“Bully Pulpit” — Jane Mayer of The New Yorker profiles Bryan Fischer, the hate-mongering evangelical radio host from the American Family Association.
Fischer is a tall man with a wide mouth, a prominent nose, a tanned face, and carefully groomed hair that is as white as a cotton ball. He is proud to be at the far end of the American political spectrum. When I visited his office, I asked him if he could name anyone who had more conservative social beliefs. “Well, Thomas Jefferson,” he said. “He wanted to castrate homosexuals—I don’t want to do that.” (Jefferson’s position was actually a liberal reform: at the time, homosexuality was punishable by death.) Fischer does, however, want to change homosexuals. “We’re not animals in heat that have a biological compulsion to yield to every sexual impulse,” Fischer said. Gays, he said, can experience a “reorienting of their sexuality—it can be done. Like the saying goes, ‘I’ve never met an ex-black, but I’ve met a lot of ex-gays.’ If one person can do it, two people can do it.”
Fischer, who jokes that his “listening audience is more conservative than conservatives,” represents a powerful constituency. Rob Stein, the founder of the Democracy Alliance, a progressive fund-raising group, says that groups like the A.F.A. are part of “the largest, best-organized, most effective, and well-financed special-interest political infrastructure in America.” Julie Ingersoll, an associate professor of religious studies at the University of North Florida, says that the goal of Christian conservatives such as Fischer is to “shape every aspect of the culture in accordance with Biblical law, including politics.” Though it’s impossible to say how decisive a role this bloc will play in November, Ingersoll notes that, in the 2012 primaries, it “succeeded in pushing the Republican Party far to the right.” She adds, “The campaign that Romney’s had to run is very different from the one he ran four years ago. Who would have thought, for instance, that contraception would be an issue?” In February, Romney expressed opposition to a Senate amendment that would have permitted employers to deny insurance coverage for birth control on religious or moral grounds; after his statement was denounced by religious conservatives, he reversed himself.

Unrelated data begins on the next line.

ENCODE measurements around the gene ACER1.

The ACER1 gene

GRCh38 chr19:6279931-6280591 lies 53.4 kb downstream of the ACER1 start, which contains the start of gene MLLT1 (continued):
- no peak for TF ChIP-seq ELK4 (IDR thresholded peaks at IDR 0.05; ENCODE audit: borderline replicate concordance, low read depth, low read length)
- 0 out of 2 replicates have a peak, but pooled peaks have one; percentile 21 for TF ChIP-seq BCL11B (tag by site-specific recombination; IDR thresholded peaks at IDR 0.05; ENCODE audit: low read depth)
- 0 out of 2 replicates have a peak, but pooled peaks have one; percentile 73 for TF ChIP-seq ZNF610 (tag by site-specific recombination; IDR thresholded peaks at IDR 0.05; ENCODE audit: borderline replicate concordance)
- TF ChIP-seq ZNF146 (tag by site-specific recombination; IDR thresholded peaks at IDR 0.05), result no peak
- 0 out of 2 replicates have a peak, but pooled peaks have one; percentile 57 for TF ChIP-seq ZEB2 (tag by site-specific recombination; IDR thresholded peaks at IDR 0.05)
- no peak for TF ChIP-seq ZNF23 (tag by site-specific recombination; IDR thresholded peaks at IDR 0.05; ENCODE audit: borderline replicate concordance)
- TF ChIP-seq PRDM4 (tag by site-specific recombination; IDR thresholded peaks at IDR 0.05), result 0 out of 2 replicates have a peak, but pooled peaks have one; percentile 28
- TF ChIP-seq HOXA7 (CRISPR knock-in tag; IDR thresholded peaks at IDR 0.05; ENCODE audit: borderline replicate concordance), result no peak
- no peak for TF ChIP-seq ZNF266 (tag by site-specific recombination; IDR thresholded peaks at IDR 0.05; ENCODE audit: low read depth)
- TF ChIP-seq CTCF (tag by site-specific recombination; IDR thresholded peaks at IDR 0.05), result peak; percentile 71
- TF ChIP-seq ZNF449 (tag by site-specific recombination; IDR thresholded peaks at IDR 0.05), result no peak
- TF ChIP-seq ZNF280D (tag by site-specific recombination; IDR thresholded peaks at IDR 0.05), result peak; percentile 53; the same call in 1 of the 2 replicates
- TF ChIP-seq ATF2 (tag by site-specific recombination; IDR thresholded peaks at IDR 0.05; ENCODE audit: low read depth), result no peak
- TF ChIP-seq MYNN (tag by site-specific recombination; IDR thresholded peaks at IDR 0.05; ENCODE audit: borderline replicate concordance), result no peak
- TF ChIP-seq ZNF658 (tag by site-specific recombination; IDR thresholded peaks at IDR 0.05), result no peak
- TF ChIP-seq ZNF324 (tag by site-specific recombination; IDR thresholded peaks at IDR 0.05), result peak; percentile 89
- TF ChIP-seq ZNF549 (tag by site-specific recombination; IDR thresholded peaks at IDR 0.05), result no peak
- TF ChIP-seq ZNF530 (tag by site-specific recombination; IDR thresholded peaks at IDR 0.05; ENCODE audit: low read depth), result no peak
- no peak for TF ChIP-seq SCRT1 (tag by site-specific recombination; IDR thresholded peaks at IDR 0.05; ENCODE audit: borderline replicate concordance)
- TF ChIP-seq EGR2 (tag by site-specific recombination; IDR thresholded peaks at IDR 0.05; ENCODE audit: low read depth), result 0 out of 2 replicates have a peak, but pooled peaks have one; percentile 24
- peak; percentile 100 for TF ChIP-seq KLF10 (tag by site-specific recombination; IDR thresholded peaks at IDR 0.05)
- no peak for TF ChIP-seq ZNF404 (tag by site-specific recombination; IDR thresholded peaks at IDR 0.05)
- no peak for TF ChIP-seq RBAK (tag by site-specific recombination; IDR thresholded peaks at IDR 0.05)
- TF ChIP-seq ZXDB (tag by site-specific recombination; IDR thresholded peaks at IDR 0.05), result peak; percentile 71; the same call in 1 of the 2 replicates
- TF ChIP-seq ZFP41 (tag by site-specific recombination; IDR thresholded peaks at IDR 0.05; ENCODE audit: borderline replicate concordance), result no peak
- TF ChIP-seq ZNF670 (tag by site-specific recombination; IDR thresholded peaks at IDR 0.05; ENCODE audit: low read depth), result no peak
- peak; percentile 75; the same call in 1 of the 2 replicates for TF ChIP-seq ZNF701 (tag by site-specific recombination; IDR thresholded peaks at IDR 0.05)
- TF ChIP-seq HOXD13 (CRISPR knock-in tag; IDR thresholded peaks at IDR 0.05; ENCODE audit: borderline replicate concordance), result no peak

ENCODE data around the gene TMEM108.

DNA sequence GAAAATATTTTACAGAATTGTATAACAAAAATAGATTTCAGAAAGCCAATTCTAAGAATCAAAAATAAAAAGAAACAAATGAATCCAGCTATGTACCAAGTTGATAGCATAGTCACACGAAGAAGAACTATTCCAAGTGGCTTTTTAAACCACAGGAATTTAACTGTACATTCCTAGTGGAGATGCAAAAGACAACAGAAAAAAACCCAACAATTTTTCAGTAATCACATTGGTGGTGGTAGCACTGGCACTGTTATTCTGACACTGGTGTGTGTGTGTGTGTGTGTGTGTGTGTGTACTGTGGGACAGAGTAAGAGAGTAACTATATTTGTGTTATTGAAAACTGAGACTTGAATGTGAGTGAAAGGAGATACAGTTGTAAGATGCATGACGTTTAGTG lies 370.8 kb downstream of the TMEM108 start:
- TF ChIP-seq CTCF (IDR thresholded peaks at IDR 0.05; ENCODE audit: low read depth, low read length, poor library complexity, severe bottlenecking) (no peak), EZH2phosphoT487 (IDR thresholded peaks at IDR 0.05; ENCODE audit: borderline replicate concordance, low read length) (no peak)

Jonah Goldberg, the conservative columnist, has written that Fischer is an extremist with little influence and “doesn’t speak for any members of the Christian right I know.” Fischer’s successful campaign against Grenell, however, suggests that it is unwise to underestimate him. Patrick Mahoney, the director of the conservative Christian Defense Coalition, in Washington, D.C., told me, “Bryan is definitely ascending. His influence is growing because he says publicly, in an unfiltered way, what many evangelical leaders think privately. He’s fearless.”
He’s Father Coughlin without the collar or the charm.
Watergate Forty Years Later — Campaign finance reform has come full circle since that “third-rate burglary” happened on June 17, 1972.
The money poured into Richard M. Nixon’s reelection campaign from all corners: Six-figure checks flown by corporate jet from Texas; bundles of payments handed over at an Illinois game preserve; a battered brown attaché case stuffed with $200,000 in cash from a New Jersey investor hoping to fend off a fraud investigation.
During four pivotal weeks in spring 1972, the president brought in as much as $20 million — about $110 million in today’s dollars — much of it in the form of illegal corporate donations and all of it raised to avoid disclosure rules that went into effect that April.
“The decision was made that it was time to put the hay in,” John Dean, Nixon’s counsel at the time, recalled in an interview last week. “A lot of us believe Watergate might never have happened without all that money sloshing around.”
Four decades later, there’s little need for furtive fundraising or secret handoffs of cash. Many of the corporate executives convicted of campaign-finance crimes during Watergate could now simply write a check to their favorite super PAC or, if they want to keep it secret, to a compliant nonprofit group. Corporations can spend as much as they want to help their favored candidates, no longer prohibited by law from spending company cash on elections.
The political world has, in many respects, come full circle since a botched burglary funded by illicit campaign cash brought down an administration. The excesses of the Nixon era ushered in a series of wide-ranging restrictions on the use of money in campaigns, including limits on individual campaign contributions that remain in force today.